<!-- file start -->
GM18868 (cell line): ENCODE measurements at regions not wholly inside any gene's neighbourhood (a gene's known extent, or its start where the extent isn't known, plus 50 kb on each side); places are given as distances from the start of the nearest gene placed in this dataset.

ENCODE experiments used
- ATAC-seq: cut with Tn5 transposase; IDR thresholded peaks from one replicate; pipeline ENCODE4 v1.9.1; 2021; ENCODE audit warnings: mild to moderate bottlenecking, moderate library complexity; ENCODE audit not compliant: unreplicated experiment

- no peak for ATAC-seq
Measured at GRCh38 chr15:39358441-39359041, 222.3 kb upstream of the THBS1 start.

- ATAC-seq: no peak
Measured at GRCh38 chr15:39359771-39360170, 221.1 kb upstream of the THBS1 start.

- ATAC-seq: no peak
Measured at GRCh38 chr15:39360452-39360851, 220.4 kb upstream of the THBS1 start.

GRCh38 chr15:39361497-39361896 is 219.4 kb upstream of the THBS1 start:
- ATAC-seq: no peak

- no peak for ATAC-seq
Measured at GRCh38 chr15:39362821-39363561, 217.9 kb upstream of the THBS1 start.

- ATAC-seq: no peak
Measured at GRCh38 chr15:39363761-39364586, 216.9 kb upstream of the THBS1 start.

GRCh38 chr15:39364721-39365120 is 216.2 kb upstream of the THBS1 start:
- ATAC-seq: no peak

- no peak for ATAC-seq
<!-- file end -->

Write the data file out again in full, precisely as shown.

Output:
GM18868 (cell line): ENCODE measurements at regions not wholly inside any gene's neighbourhood (a gene's known extent, or its start where the extent isn't known, plus 50 kb on each side); places are given as distances from the start of the nearest gene placed in this dataset.

ENCODE experiments used
- ATAC-seq: cut with Tn5 transposase; IDR thresholded peaks from one replicate; pipeline ENCODE4 v1.9.1; 2021; ENCODE audit warnings: mild to moderate bottlenecking, moderate library complexity; ENCODE audit not compliant: unreplicated experiment

- no peak for ATAC-seq
Measured at GRCh38 chr15:39358441-39359041, 222.3 kb upstream of the THBS1 start.

- ATAC-seq: no peak
Measured at GRCh38 chr15:39359771-39360170, 221.1 kb upstream of the THBS1 start.

- ATAC-seq: no peak
Measured at GRCh38 chr15:39360452-39360851, 220.4 kb upstream of the THBS1 start.

GRCh38 chr15:39361497-39361896 is 219.4 kb upstream of the THBS1 start:
- ATAC-seq: no peak

- no peak for ATAC-seq
Measured at GRCh38 chr15:39362821-39363561, 217.9 kb upstream of the THBS1 start.

- ATAC-seq: no peak
Measured at GRCh38 chr15:39363761-39364586, 216.9 kb upstream of the THBS1 start.

GRCh38 chr15:39364721-39365120 is 216.2 kb upstream of the THBS1 start:
- ATAC-seq: no peak

- no peak for ATAC-seq